About six months ago, I took the (very spontaneous) plunge and booked the Indochina Discovery trip with G Adventures with my best friend.
I’ve never been to Asia and it’s been about 10 years since I had a continuous month off work so I’m very excited as the 6 week countdown begins.
The Indochina Discovery tour is designed to pack in as much of Thailand, Vietnam, Laos and Cambodia into 4 weeks as possible. G Adventures – who Sarah and I did the Kilimanjaro trek with – a fantastic at organising a flawless trip so I’ve got complete faith that the tour will be incredible. But with all of our accommodation and transport organised by G Adventures, that leaves very little for me to do right? Completely wrong!
I’m now in a flurry of packing and organising panic as I try to pull everything together in the last weeks running up to the tours!
If you’re doing a similar tour – one that’s semi-organised by an operator – or thinking of going at it alone, I’ve made a list of things that need doing before jetting off!
Preparing for Indochina Discovery trip:
1. Visas: We’ll be visiting Thailand, Cambodia, Laos and Vietnam and the only visa we need ahead of time is a Vietnamese one. We’ve decided to go with a Vietnam 30 Day Travel Visa through postal application (costs about £60 incl postage) and they say it takes about 5 days to process. Thailand allow a 30 day tourist visas upon arrival and we’re staying exactly 30 days. Laos and Cambodia visas can be gained at entry.
2. Vaccinations: For the trip, we were recommended to get rabies, Japanese encephalitis, hepatitis A and B, typhoid, diphtheria, polio and tetanus. That is a lot of vaccinations if you plan on getting them all (I did!). Try to stagger then as much as you can and start booking in for shots as soon as you’ve confirmed your trip. This will spread the cost as a well as softening the pain in each arm! Most vaccinations are free from the NHS so do check with your local GP clinic before booking into a private travel clinic. However, rabies and Japanese encephalitis were expensive (about £160 for rabies, £180 for Japanese encephalitis). Worth thinking about this in your budget too.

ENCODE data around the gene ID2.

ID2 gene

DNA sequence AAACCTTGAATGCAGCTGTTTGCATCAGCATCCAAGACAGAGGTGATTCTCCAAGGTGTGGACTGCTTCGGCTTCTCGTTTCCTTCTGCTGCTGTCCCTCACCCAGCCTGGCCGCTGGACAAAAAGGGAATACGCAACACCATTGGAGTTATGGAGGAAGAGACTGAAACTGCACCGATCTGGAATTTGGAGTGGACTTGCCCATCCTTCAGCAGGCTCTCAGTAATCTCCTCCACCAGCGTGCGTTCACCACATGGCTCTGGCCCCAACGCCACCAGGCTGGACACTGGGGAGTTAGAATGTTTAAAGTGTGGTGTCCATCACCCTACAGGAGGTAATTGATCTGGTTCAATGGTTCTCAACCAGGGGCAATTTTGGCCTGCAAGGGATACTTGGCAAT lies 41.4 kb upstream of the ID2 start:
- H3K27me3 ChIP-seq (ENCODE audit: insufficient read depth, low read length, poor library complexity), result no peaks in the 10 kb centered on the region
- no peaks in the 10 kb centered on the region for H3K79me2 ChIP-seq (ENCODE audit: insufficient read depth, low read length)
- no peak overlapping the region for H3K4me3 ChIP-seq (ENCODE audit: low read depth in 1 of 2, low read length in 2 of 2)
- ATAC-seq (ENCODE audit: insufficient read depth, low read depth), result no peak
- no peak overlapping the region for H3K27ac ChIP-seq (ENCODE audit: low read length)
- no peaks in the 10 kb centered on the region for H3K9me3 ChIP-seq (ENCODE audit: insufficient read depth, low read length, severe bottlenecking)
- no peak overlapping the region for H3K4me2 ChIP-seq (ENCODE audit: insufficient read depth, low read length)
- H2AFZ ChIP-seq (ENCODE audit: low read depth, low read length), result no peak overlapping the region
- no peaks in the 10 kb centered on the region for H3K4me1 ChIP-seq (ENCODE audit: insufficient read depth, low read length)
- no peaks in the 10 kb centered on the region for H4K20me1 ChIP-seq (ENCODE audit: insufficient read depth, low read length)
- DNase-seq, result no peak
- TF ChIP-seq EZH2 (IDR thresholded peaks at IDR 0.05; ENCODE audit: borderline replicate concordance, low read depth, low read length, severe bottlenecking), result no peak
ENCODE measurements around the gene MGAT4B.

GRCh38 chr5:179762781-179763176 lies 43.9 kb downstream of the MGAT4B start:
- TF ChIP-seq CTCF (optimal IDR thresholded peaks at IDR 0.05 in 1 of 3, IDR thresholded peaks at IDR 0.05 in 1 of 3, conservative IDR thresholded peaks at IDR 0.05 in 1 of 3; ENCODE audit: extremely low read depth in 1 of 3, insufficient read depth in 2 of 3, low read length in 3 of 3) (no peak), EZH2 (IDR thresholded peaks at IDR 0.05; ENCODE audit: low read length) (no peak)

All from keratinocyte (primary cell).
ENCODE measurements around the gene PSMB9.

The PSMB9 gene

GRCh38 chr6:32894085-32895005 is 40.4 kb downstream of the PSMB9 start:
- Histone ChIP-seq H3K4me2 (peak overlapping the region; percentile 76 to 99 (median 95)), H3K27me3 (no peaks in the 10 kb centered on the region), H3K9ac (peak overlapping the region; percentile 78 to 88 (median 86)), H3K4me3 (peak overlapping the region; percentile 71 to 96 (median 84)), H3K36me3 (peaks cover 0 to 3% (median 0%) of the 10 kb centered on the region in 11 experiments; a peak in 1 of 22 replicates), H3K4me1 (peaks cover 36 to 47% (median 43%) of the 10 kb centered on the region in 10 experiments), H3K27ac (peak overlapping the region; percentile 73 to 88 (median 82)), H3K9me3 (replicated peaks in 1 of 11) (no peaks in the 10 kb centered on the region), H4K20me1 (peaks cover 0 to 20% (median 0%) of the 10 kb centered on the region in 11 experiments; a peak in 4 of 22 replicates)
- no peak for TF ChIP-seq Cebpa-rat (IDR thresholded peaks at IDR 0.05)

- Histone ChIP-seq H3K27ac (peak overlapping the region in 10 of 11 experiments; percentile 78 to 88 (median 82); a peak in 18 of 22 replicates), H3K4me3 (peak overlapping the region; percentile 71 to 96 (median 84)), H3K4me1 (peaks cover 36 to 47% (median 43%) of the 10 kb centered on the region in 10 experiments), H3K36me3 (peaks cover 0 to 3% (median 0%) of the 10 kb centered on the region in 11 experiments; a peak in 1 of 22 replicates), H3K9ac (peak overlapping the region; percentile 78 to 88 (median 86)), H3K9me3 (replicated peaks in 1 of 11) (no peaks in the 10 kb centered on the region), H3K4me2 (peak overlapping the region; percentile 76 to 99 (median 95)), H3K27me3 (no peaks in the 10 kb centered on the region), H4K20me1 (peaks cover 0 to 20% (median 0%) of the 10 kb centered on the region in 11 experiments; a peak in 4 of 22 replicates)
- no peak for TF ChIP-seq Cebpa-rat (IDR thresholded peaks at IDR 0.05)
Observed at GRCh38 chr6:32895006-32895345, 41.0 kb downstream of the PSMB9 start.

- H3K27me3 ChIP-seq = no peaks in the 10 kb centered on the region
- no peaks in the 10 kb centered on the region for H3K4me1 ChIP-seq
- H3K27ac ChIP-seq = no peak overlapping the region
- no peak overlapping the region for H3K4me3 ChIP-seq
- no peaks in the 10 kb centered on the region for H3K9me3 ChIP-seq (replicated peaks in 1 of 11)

3. Malaria tablets: Because we’re travelling around so much, our risk of malaria varies. However in some areas like the Mekong basin, the risk is very high. We’ve decided to go with malarone – it’s suitable for the area (that means the malaria virus hasn’t become resistant to malarone there) and it has the least side effects. It is expensive – pharmacies vary but expect to pay at least £3 per tablet – but after a terrible experience getting sunburn through SPF 50 at 9am in Zanzibar while taking doxycycline I decided to foot the bill for peace of mind!
4. Travel and medical insurance: I’m quite fortunate that my work include travel insurance and medical insurance as part of my contract, so really I’m just gathering the paperwork! But travel insurance is a must for a trip like this!
5. Backpack: I’m going to write a whole other blog post about picking your backpack because I believe it’s an investment! It holds everything you own for the time your away, it pretty much lives on your back and if anyone has read Cheryl Strayed’s novel Wild, you’ll know how important it is not to buy a ‘monster’! Stay tuned for my backpack guide!
So I’m making my way through the list and ticking off each day ’til the trip begins! Indochina Discovery here I come!
Do you have any tips and tricks for this preparation stage? We love planning trips so please share your comments below!
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